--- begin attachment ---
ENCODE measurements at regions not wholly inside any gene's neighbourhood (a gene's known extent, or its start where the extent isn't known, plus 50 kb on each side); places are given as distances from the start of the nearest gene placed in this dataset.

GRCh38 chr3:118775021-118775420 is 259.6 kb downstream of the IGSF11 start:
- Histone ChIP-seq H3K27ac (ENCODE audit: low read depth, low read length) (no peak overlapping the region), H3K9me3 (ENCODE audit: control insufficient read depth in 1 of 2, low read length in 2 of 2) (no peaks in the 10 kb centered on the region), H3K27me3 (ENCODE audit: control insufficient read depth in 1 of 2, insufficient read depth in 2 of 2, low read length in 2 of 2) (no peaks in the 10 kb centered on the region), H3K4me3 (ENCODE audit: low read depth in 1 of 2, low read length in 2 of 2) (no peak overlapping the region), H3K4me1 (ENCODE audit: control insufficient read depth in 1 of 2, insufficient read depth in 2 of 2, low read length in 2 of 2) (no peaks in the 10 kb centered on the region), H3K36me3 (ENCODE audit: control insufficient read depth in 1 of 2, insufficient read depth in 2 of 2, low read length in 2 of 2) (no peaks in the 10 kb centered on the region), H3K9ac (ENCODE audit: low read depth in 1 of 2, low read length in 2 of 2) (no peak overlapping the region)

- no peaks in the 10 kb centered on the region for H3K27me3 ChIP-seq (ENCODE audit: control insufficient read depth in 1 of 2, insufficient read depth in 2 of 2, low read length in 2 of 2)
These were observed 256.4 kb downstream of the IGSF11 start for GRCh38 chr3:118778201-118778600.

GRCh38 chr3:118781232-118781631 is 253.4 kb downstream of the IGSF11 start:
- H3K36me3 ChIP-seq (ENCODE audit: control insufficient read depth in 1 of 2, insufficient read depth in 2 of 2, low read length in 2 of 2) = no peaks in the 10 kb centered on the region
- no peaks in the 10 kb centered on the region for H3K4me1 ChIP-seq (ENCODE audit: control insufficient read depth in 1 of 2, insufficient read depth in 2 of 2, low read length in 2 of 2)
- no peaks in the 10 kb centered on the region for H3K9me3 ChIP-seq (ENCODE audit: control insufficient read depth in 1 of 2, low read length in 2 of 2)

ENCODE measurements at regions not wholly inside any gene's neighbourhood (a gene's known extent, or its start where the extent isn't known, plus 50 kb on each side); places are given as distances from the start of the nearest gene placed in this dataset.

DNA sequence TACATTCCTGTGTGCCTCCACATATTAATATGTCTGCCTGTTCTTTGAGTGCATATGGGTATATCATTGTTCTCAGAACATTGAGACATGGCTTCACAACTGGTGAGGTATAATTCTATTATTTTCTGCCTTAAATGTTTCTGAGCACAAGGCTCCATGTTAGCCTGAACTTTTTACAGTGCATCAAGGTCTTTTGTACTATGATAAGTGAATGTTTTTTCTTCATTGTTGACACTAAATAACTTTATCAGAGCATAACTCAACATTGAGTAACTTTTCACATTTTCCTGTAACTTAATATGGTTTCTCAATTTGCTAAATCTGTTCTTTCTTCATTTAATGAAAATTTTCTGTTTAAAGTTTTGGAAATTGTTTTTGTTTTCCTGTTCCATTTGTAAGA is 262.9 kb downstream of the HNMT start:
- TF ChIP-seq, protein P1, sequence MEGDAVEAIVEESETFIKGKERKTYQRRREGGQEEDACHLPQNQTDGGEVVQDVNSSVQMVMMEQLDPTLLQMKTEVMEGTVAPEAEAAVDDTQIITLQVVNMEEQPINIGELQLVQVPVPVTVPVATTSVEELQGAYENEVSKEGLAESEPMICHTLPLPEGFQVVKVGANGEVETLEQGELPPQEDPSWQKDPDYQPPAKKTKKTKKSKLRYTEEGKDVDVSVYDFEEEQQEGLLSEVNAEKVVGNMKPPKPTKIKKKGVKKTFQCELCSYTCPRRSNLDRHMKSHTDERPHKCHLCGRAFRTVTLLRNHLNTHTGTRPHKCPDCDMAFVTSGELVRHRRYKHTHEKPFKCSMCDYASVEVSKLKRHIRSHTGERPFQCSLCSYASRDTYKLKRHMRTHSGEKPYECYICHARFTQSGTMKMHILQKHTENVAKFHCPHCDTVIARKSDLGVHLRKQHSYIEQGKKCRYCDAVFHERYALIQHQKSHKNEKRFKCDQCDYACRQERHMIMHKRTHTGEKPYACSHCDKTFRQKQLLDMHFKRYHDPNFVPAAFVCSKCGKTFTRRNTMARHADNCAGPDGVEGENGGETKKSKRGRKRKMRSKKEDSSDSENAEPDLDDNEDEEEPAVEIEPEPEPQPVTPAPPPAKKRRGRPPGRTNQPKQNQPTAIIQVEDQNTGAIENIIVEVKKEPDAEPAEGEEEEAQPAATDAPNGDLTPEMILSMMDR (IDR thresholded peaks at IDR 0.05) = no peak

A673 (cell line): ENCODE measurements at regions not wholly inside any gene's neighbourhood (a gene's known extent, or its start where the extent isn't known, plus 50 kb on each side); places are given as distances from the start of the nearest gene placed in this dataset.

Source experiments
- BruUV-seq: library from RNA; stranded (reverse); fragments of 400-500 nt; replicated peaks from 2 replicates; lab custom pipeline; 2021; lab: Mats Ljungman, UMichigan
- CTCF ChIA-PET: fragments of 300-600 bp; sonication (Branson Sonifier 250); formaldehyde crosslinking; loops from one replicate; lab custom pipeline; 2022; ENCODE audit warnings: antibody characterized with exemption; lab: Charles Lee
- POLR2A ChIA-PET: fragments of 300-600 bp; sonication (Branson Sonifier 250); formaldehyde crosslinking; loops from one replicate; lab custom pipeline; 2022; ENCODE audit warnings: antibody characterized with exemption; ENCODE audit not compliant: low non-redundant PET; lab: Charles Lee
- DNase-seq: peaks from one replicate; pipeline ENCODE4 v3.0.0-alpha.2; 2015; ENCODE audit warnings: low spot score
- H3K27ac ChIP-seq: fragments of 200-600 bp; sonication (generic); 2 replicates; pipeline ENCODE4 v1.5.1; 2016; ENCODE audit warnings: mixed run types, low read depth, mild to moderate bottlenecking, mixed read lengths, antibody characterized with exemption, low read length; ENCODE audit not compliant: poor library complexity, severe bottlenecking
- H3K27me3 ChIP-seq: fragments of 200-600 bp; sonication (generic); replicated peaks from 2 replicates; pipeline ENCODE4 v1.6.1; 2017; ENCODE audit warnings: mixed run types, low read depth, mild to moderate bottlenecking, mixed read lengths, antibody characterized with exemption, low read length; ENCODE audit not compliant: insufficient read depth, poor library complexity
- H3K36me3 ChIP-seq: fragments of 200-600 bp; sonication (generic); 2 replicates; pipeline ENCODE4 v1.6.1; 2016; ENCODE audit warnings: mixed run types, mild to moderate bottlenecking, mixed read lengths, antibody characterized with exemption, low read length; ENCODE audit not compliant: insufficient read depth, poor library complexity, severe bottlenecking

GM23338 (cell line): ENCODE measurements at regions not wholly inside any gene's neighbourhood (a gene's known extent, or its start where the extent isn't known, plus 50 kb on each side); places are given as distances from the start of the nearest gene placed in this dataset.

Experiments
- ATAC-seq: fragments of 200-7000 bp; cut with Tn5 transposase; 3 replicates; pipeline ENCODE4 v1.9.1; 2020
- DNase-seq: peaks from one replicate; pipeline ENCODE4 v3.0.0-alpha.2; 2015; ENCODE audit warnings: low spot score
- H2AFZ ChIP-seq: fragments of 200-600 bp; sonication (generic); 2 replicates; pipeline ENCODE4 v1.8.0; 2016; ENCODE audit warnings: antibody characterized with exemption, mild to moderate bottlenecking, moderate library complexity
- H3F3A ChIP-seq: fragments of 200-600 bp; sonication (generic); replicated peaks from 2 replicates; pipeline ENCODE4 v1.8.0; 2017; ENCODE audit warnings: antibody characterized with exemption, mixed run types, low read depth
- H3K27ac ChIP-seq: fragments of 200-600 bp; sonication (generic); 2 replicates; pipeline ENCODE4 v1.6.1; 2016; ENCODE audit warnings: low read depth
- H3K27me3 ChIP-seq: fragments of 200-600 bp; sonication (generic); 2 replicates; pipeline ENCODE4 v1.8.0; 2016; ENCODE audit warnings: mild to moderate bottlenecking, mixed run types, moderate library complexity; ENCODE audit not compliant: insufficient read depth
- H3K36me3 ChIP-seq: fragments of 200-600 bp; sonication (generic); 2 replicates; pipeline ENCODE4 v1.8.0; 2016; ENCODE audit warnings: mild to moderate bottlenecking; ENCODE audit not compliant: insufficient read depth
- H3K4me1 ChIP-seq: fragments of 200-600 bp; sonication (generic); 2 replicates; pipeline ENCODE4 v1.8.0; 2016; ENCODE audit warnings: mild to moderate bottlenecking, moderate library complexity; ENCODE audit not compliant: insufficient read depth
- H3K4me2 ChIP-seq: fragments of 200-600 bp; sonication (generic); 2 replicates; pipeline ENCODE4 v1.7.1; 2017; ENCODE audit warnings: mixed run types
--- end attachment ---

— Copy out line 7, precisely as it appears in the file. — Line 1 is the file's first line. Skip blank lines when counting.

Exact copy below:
- H3K36me3 ChIP-seq (ENCODE audit: control insufficient read depth in 1 of 2, insufficient read depth in 2 of 2, low read length in 2 of 2) = no peaks in the 10 kb centered on the region